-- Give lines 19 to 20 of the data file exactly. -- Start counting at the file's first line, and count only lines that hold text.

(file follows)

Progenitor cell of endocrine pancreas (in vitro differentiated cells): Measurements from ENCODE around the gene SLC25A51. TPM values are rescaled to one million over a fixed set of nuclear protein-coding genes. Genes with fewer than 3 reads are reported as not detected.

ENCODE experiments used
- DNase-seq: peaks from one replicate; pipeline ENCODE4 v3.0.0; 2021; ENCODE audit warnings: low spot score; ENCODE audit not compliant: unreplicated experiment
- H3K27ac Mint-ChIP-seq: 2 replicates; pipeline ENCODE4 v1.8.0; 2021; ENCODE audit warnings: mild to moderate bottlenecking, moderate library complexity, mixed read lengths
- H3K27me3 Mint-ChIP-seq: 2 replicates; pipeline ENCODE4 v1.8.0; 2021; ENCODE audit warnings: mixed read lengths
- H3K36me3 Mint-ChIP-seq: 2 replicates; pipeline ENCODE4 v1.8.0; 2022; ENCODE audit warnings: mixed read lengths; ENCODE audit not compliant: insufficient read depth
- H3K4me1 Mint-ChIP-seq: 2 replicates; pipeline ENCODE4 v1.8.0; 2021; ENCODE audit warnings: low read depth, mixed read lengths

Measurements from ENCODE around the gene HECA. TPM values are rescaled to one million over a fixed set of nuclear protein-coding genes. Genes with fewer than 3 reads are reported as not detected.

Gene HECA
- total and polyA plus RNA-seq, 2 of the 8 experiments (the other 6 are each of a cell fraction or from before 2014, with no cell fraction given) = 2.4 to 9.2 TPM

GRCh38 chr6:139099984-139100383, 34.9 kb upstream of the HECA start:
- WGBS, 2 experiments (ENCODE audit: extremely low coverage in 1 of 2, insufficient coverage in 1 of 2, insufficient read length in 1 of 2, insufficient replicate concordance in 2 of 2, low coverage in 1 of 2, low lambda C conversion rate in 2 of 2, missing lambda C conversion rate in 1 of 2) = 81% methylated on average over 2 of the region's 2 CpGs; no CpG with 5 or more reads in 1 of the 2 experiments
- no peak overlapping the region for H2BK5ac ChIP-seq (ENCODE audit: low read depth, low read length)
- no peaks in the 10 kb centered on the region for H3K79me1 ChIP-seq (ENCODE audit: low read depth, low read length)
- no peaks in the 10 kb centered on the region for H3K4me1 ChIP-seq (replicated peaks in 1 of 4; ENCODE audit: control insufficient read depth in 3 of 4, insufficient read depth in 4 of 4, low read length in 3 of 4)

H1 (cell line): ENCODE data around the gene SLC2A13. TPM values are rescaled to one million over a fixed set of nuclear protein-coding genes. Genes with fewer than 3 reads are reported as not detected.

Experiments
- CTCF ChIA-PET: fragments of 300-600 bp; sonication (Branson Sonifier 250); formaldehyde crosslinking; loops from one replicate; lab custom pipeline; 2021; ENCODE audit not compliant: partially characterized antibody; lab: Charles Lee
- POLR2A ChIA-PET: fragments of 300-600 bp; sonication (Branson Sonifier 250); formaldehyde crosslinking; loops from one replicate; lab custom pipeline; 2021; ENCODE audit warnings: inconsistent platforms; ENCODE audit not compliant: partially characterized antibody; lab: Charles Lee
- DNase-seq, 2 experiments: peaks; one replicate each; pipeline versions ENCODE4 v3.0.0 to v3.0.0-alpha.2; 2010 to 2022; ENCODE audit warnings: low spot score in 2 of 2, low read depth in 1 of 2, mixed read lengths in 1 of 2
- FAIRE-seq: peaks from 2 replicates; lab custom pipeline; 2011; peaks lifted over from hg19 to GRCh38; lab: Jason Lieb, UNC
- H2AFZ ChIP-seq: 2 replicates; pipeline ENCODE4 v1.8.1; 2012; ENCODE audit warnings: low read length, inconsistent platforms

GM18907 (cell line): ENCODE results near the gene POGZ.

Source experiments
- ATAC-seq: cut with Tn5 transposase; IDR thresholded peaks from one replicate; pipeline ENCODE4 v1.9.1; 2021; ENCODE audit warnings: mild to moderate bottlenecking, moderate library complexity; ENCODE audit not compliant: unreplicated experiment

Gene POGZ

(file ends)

- POLR2A ChIA-PET: fragments of 300-600 bp; sonication (Branson Sonifier 250); formaldehyde crosslinking; loops from one replicate; lab custom pipeline; 2021; ENCODE audit warnings: inconsistent platforms; ENCODE audit not compliant: partially characterized antibody; lab: Charles Lee
- DNase-seq, 2 experiments: peaks; one replicate each; pipeline versions ENCODE4 v3.0.0 to v3.0.0-alpha.2; 2010 to 2022; ENCODE audit warnings: low spot score in 2 of 2, low read depth in 1 of 2, mixed read lengths in 1 of 2